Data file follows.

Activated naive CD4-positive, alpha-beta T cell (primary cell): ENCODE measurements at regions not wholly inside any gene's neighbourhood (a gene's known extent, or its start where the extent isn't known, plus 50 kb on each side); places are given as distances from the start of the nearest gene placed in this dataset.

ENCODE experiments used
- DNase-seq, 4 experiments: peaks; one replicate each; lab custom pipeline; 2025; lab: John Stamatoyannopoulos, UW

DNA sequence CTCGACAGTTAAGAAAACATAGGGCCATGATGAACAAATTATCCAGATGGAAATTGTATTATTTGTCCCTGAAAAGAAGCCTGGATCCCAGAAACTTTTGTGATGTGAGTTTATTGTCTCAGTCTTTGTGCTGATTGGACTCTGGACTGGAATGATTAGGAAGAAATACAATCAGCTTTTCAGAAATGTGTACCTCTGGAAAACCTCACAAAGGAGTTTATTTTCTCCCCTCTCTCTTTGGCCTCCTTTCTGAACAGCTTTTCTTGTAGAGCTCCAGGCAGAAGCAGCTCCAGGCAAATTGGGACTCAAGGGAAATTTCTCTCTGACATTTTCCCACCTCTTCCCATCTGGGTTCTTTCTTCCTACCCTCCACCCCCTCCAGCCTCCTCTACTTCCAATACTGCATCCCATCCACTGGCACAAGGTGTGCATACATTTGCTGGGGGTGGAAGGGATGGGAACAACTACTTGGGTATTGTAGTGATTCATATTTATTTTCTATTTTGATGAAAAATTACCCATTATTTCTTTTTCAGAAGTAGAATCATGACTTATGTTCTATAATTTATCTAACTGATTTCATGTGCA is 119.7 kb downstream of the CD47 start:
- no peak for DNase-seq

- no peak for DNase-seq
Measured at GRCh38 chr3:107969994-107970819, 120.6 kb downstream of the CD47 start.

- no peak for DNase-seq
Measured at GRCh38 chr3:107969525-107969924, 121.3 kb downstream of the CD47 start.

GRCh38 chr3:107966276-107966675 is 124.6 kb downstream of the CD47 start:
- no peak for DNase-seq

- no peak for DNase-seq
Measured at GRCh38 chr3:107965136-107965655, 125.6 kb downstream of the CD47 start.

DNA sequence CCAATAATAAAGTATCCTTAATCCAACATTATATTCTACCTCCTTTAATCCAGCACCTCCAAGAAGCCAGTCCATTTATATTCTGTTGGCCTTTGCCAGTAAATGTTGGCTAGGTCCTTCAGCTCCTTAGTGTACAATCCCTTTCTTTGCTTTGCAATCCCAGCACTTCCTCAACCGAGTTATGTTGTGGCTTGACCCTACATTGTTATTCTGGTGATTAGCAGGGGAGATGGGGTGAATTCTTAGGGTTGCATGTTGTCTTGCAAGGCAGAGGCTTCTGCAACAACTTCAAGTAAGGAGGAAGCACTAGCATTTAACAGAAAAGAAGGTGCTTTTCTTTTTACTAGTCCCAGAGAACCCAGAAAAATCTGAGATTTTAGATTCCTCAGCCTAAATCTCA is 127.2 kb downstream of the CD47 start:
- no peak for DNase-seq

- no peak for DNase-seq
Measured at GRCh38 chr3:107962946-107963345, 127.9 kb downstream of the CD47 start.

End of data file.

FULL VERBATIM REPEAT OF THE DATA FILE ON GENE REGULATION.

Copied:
Activated naive CD4-positive, alpha-beta T cell (primary cell): ENCODE measurements at regions not wholly inside any gene's neighbourhood (a gene's known extent, or its start where the extent isn't known, plus 50 kb on each side); places are given as distances from the start of the nearest gene placed in this dataset.

ENCODE experiments used
- DNase-seq, 4 experiments: peaks; one replicate each; lab custom pipeline; 2025; lab: John Stamatoyannopoulos, UW

DNA sequence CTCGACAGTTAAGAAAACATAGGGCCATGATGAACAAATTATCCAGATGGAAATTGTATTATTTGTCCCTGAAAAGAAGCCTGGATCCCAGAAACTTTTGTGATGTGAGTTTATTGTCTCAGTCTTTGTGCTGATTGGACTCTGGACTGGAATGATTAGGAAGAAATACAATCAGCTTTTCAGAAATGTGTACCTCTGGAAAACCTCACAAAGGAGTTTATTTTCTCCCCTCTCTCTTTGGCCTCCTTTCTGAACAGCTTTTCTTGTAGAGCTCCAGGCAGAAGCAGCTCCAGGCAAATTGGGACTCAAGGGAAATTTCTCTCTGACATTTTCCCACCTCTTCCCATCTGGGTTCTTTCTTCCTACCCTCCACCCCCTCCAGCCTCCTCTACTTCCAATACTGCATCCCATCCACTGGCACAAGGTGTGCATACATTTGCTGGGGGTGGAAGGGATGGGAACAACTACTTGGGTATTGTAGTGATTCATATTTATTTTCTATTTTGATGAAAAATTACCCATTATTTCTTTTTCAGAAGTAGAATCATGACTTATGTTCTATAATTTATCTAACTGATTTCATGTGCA is 119.7 kb downstream of the CD47 start:
- no peak for DNase-seq

- no peak for DNase-seq
Measured at GRCh38 chr3:107969994-107970819, 120.6 kb downstream of the CD47 start.

- no peak for DNase-seq
Measured at GRCh38 chr3:107969525-107969924, 121.3 kb downstream of the CD47 start.

GRCh38 chr3:107966276-107966675 is 124.6 kb downstream of the CD47 start:
- no peak for DNase-seq

- no peak for DNase-seq
Measured at GRCh38 chr3:107965136-107965655, 125.6 kb downstream of the CD47 start.

DNA sequence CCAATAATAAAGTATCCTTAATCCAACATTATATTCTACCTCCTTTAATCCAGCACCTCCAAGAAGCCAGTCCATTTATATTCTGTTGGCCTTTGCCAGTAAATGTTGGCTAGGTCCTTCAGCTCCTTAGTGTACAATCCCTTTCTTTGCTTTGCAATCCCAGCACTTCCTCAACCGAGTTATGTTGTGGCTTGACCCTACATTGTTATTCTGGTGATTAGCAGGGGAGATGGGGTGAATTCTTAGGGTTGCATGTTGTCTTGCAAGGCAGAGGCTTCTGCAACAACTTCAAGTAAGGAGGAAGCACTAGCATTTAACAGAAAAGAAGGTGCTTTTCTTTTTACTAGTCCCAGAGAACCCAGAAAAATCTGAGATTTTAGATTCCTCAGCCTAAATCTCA is 127.2 kb downstream of the CD47 start:
- no peak for DNase-seq

- no peak for DNase-seq
Measured at GRCh38 chr3:107962946-107963345, 127.9 kb downstream of the CD47 start.